So desperate was he to be in the spotlight again that he even tried giving up his city duds and disguising himself as a hillbilly to sneak back into the strip. Meanwhile, the lawsuit against Google Incorporated is going forward. Most think that it is just an attempt by a desperate man to regain some of the former wealth and glory that he basked in, but most legal onlookers say that Barney has a crocked chance of success in the venture. Already repercussions have been felt as Google removed all mention of Barney Google from its databanks, thus successfully making Mr.
Barney Google a non-entity in our modern, computerized world. There is not even a Wikipedia trace of him any more. Being ever careful, Google Inc. In another ironic development, it seems that Spark Plug, in his old age, has been sold to the glue factory and is now part of the binder material that holds the newspapers together that used to bear his image. More and more people are reading the Humor Times , but advertising revenues for internet sites everywhere keep falling. And unlike so many other websites, we have not put up a paywall -- we want to keep this much-loved and much-needed!
So you can see why we need to ask for your help. The Humor Times' unique content takes a lot of time and effort to produce Lizzie Google, a. By October , the strip was distributed by King Features Syndicate and was published in newspapers across the country. Beginning on July 17, , the strip would take a momentous turn in popularity with the seemingly innocuous introduction of an endearing race horse named "Spark Plug".
Barney's beloved "brown-eyed baby" was a bow-legged nag who seldom raced, and he was typically seen almost totally covered by his trademark patched blanket with his name scrawled on the side. Peanuts creator Charles M. Schulz was known to his friends as Sparky, a lifelong nickname given to him by his uncle as a diminutive of Barney Google' s Spark Plug.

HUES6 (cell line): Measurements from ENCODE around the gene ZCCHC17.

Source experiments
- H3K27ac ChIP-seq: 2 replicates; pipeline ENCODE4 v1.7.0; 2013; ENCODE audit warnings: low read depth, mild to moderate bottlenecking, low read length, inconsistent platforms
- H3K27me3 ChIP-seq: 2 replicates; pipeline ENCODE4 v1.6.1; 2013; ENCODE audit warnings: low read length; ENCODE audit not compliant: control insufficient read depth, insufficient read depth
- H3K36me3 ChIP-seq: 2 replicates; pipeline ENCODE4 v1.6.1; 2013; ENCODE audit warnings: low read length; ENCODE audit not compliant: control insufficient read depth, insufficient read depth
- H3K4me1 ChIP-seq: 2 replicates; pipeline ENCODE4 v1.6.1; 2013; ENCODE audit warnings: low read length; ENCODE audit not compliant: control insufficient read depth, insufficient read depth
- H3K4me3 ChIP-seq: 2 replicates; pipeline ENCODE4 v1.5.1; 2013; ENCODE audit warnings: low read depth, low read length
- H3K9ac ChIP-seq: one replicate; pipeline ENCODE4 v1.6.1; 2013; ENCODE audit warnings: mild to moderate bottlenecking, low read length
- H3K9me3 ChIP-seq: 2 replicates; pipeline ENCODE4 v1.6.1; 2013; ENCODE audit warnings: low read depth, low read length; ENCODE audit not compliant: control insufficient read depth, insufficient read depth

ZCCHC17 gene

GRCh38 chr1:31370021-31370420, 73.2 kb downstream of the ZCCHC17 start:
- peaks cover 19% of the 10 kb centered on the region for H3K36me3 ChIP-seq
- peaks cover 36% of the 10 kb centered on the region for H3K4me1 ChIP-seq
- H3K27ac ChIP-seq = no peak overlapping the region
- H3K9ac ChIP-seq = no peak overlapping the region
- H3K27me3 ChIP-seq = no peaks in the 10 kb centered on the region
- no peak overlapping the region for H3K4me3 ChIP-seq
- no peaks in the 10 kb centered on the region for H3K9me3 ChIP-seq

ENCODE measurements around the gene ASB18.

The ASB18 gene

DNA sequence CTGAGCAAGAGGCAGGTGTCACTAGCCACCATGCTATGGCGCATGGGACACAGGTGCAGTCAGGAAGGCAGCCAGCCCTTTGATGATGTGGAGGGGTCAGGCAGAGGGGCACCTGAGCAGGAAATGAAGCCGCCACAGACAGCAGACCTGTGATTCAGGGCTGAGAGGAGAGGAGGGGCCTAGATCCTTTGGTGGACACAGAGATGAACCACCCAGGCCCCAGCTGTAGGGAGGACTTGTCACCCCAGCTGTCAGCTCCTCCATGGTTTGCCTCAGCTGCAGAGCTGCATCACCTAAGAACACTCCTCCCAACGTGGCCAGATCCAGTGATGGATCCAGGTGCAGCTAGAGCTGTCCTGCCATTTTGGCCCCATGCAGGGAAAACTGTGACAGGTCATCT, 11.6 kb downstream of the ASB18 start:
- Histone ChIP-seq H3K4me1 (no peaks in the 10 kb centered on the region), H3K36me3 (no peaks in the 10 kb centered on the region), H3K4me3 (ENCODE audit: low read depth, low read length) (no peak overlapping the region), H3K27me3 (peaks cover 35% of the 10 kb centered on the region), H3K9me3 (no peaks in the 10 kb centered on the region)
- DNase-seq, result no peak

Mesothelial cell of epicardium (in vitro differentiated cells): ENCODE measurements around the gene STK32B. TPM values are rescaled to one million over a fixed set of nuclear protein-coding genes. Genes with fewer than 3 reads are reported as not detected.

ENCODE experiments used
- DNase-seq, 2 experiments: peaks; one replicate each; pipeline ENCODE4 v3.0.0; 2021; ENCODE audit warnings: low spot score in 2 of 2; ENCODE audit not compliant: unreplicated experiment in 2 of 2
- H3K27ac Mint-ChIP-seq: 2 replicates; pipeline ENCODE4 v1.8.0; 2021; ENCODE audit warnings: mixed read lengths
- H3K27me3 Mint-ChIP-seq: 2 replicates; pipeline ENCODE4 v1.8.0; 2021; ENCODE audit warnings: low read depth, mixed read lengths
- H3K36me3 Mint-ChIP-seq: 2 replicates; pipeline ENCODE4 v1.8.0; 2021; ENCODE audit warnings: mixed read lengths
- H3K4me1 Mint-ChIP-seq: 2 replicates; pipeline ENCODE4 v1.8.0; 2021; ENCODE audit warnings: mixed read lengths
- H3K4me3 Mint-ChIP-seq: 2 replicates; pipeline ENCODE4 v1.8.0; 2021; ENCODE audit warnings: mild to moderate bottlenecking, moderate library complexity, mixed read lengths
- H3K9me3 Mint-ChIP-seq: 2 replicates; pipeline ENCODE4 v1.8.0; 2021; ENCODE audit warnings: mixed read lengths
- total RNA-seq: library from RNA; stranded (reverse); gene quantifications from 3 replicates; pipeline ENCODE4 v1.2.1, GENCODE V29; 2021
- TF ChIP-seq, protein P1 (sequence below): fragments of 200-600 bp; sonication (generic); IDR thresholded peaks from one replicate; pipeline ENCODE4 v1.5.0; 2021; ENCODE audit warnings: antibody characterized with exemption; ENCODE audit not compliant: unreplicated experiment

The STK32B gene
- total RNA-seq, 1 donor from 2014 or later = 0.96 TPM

Comics historian Don Markstein noted that,. Sparky's first race became one of comics' first national media events, eagerly anticipated by millions of newspaper readers.
So great was the public's enthusiasm that DeBeck, who had been planning to retire the plug after that one storyline, made him a permanent part of the cast. Spark Plug was such a star during the s that children who enjoyed the comics were liable to get "Sparky" for a nickname—for example, Charles M. In deference to his enormous popularity during this period, the strip was retitled Barney Google and Spark Plug. It would become one of the best known, most iconic novelty records of the s, and has been recorded by such famous artists as Eddie Cantor and The Happiness Boys , The Andrews Sisters , and Spike Jones :.
Note the title is copyrighted and patented. Where can fans buy it? Simak 's Out of Their Minds. Fred Lasswell started his career in the s as a sports cartoonist for the Tampa Daily Times. The Google has a beautiful garden which is guarded night and day. Metacritic Reviews.
Who's the most important man this country ever knew? Who's the man our presidents tell all their troubles to? No, it isn't Mr. Bryan and it isn't Mr. Hughes ; I'm mighty proud that I'm allowed a chance to introduce: Barney Google—with the goo, goo, googly eyes, Barney Google—bet his horse would win the prize; When the horses ran that day, Spark Plug ran the other way! Barney Google—with the goo-goo-googly eyes! Who's the greatest lover that this country ever knew?
Who's the man that Valentino takes his hat off to? No, it isn't Douglas Fairbanks that the ladies rave about; When he arrives, who makes the wives chase all their husbands out? Barney Google—with the goo-goo-googly eyes, Barney Google—had a wife three times his size; She sued Barney for divorce, Now he's sleeping with his horse!